How Canada’s brokers can move the needle on DEI

Multiethnic people representing workplace diversity

Don’t have the resources to embark on large-scale diversity, equity and inclusion (DEI) programs? You can still get started by simply committing your brokerage to change.

“If you’re a small brokerage, maybe you don’t have the resources, I think the Number 1 thing is to make changing the situation a priority,” said Janice Gladue, chief operating officer at TIPI Group of Companies, during a panel discussion about research on the progress of DEI programs in Canadian brokerages.

“You are already hiring, you’re already training. Your company already has a culture. You [just] need to have a desire and an interest in making that committed investment, even if it’s just energy and focus.”

With the support of Sovereign Insurance, Canadian Underwriter conducted an online survey in January and February 2023, tallying 322 broker responses. This is the second consecutive year the research has been conducted.

 

Sizing things up

The size of a Canadian P&C brokerage and the makeup of its senior leadership are major drivers of whether employees have access to formal DEI programs, the survey data show. Responses for 2023 found 31% described their organizations as ‘leading’ in making DEI a core principle supported by best practices. That’s 6% lower than the 2022 survey.

Another 25% described their firms as “aspiring to create a more diverse workforce,” down 3% from 2022. A further 28% said they’re beginning to make changes (3% ahead of 2022), but the percentage of respondents who said their firms haven’t yet started on DEI grew to 15% in 2023 (4% higher than 2022).

 

How would you describe your organization’s corporate culture when it comes to DEI?
2023
2022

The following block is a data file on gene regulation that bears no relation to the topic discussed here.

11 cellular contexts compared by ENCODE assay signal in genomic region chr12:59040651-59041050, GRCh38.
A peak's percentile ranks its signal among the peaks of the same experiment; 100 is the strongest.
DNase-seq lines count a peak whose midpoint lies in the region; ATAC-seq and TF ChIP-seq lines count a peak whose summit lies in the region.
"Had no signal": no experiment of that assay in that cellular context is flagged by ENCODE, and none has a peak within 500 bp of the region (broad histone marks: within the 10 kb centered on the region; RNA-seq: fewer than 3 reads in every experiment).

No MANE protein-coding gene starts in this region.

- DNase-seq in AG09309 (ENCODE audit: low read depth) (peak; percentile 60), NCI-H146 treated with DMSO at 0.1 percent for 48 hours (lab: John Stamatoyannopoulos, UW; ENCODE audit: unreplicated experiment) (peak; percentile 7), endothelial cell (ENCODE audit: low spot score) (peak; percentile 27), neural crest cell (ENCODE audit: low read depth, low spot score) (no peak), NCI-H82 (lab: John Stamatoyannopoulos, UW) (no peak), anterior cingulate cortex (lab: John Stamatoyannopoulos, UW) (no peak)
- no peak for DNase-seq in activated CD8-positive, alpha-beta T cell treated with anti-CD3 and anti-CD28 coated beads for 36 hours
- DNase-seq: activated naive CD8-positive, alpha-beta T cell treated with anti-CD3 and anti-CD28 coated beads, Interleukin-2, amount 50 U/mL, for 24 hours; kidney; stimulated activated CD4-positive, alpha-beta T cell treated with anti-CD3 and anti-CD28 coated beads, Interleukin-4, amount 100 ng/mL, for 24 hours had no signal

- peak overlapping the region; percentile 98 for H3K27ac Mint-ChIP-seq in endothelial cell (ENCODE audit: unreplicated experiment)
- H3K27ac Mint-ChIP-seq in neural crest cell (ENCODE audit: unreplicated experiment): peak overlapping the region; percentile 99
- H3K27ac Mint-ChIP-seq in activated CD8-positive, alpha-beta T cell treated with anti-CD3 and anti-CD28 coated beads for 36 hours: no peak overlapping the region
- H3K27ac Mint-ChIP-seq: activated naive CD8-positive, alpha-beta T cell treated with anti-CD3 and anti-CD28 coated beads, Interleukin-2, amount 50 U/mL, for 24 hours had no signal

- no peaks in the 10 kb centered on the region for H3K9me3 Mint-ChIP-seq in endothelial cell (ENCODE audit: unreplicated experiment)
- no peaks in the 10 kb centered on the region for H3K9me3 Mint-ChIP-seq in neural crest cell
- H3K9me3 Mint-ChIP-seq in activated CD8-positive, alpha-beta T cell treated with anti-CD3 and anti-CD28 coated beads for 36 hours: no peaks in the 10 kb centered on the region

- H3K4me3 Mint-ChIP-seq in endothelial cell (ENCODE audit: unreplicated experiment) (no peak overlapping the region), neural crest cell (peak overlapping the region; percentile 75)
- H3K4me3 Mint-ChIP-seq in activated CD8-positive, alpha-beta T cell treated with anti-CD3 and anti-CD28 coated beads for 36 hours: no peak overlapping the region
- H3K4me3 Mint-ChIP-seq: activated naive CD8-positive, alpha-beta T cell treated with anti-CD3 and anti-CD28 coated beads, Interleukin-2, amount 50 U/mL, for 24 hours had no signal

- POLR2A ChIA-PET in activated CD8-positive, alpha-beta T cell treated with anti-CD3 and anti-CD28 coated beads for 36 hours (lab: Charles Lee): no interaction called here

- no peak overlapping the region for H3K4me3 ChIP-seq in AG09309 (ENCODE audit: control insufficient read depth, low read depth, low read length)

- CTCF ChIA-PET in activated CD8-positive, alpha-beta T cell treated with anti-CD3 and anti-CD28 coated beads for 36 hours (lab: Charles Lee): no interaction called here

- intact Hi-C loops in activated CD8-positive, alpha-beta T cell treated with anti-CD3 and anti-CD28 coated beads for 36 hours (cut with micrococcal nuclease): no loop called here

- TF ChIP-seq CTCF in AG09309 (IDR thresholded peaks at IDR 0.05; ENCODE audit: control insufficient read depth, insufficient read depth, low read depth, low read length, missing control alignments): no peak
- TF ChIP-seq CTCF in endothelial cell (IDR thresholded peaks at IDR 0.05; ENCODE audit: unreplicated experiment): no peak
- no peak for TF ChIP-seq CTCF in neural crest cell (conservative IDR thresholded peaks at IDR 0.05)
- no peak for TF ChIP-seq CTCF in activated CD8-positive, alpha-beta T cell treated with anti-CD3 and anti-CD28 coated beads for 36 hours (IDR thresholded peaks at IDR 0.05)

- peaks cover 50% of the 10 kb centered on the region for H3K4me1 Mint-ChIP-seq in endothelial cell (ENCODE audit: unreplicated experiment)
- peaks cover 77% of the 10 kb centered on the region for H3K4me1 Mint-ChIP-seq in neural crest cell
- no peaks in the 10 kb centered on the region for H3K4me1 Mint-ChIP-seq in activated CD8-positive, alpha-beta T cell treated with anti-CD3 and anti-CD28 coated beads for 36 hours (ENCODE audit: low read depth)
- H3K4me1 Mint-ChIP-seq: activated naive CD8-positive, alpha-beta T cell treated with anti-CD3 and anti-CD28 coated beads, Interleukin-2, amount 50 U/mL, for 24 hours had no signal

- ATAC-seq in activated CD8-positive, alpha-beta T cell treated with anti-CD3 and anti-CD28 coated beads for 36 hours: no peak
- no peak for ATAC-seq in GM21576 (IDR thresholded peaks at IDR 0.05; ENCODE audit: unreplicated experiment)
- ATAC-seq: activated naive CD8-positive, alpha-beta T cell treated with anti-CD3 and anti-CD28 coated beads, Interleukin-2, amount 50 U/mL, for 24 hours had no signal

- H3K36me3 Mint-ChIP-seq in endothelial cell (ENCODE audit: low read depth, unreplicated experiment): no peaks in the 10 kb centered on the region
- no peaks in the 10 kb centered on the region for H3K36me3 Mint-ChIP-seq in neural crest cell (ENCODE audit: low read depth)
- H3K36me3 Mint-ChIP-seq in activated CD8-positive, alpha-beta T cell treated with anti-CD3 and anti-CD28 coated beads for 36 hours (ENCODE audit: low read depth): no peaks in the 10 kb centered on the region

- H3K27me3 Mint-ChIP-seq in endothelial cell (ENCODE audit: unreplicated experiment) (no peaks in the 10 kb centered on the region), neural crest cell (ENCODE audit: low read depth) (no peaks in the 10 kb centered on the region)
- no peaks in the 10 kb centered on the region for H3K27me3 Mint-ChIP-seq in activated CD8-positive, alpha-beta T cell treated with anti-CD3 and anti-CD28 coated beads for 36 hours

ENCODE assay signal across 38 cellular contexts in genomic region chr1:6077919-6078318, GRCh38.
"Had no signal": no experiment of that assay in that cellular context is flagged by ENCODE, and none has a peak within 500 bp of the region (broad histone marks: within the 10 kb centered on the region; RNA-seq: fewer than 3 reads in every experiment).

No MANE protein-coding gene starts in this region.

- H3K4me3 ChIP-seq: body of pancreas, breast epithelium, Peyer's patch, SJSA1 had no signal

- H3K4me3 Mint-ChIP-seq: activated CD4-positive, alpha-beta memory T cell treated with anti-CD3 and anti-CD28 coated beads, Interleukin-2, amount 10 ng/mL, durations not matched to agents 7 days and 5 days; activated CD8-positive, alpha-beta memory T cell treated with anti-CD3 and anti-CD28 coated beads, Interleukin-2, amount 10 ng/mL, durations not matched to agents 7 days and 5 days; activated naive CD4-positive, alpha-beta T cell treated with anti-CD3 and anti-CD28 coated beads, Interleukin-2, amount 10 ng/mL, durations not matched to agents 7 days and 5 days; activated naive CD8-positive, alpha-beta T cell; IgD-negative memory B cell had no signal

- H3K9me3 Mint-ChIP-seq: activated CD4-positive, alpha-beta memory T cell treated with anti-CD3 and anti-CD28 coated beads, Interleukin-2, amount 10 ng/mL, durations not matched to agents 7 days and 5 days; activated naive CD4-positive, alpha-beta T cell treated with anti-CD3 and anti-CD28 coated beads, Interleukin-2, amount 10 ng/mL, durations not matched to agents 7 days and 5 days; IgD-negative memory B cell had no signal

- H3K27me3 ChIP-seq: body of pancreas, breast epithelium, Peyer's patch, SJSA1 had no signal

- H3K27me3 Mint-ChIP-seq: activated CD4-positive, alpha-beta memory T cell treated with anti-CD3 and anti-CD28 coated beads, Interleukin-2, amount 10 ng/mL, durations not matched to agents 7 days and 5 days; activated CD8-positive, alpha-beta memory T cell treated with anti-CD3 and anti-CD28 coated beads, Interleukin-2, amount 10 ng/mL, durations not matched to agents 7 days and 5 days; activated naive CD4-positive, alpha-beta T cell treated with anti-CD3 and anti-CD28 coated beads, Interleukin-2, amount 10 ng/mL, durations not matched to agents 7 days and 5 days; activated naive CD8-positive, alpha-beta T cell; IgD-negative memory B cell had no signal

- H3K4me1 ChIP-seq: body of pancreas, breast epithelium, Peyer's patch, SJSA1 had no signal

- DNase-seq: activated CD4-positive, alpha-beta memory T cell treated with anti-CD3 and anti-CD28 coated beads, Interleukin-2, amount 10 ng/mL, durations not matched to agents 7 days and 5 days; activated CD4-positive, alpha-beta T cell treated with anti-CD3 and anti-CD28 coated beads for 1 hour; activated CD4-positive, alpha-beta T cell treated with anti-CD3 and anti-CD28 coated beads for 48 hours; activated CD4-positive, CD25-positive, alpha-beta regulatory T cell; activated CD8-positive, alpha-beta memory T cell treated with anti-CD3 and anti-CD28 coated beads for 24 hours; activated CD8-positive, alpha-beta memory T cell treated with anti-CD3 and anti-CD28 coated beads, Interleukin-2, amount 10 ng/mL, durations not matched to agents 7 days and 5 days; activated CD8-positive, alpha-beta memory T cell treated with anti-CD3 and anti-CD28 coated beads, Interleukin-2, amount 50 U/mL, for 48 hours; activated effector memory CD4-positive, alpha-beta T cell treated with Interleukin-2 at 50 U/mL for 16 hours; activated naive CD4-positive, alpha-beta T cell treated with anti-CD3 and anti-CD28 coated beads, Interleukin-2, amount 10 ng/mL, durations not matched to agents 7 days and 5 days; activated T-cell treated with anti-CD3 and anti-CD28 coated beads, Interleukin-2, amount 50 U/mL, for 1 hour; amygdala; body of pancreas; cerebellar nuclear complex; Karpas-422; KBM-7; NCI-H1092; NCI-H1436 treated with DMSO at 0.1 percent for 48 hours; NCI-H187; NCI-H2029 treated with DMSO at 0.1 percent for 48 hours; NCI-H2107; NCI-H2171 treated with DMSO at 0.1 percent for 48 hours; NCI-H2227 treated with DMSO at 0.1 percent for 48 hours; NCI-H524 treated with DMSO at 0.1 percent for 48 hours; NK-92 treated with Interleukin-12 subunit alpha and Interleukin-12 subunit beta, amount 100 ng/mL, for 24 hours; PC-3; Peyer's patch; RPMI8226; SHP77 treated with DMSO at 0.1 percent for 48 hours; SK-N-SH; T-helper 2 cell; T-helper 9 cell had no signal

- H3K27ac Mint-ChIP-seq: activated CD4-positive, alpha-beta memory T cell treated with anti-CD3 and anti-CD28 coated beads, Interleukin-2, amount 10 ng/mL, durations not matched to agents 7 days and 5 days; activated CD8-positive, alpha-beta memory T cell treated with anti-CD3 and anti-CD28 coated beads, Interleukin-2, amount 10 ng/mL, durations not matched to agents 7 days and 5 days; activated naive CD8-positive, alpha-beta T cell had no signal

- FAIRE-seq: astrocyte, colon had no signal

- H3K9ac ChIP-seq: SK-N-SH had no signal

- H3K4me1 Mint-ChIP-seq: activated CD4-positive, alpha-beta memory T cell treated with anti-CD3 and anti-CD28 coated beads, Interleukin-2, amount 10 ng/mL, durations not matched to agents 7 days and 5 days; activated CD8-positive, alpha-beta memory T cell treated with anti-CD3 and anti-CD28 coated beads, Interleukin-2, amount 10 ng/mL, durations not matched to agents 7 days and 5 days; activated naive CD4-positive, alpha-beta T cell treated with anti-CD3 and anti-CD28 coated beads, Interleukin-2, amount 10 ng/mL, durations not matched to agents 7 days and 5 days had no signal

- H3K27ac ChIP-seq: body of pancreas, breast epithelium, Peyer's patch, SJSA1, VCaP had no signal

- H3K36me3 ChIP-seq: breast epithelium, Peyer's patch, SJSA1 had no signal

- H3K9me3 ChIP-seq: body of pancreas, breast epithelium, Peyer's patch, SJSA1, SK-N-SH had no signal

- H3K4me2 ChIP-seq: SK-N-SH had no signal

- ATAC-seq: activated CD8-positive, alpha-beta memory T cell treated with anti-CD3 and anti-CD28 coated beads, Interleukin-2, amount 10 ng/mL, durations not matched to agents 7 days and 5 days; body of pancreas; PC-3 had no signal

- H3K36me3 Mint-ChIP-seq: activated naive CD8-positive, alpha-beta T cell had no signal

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Total respondents
322
207

Not started – No mention, effort, training or communication
15%
11%

Beginning – Some attempts to create a diverse workforce, offer training or discuss DEI
28%
25%

Aspiring – Formal plans in place to create a more diverse workforce
25%
28%

Leading – Organization has made DEI a core principle and follows best practices
31%
37%

 

Those percentage shifts don’t necessarily mean Canada’s brokerages have become less enlightened over the past year.

In the time since the initial survey was fielded in early 2022, high rates of inflation and recession fears have gripped the industry, so respondents may simply be adjusting internal priorities to face more immediate threats. Further, the large increase in total respondents, 322 this year compared with 208 in 2022, creates a wider sample which can enhance disparities in polling results.

The good news, the panellists observed, is that once a commitment is made to DEI, brokerages can actively identify gaps and find ways to improve.

One place to start is HR policies.

Brokerage owners and managers can examine when those policies were written, and whether they’re up to date. Plus, they can determine if policy language can be reworked to fit current environments in which people of different ethnicities, religious backgrounds, gender, family orientations, and levels of physical or mental ability are welcomed into the organization.

 

Which of the following do you think would be most likely to increase diversity? 

Total respondents
302

Promoting diverse talent to senior levels
38%

Hiring diverse talent at senior levels
36%

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Specific recruitment strategies for diverse groups
36%

Company publicly promotes its DEI values, priorities and commitments
31%

Senior-level mentoring of diverse talent specifically
28%

Mandatory diversity and anti-racism training
27%

Specific retention strategies for diverse hires
22%

Diversity goals are directly tied to executive compensation and advancement
14%

Making a public pledge to increase diversity at senior levels
10%

 

“We don’t have diverse religious backgrounds within our organization, but our policies are prepared for that,” Gladue said. “In terms of how we message [parental] leave, we’re already projecting that we’re going to have different types of families within our organization, and we’re prepared for [that].”

Firms should also communicate their anti-discrimination policies through a statement of the organization and have it written down.

“Have you established a mechanism that allows people at risk to bring [their concerns] to the attention of executives?” asked Craig Pinnock, chief financial officer of Northbridge Financial Corporation.

 

This story is excerpted from one that appeared in the August-September print edition of Canadian UnderwriterFeature image by iStock.com/Giuseppe Lombardo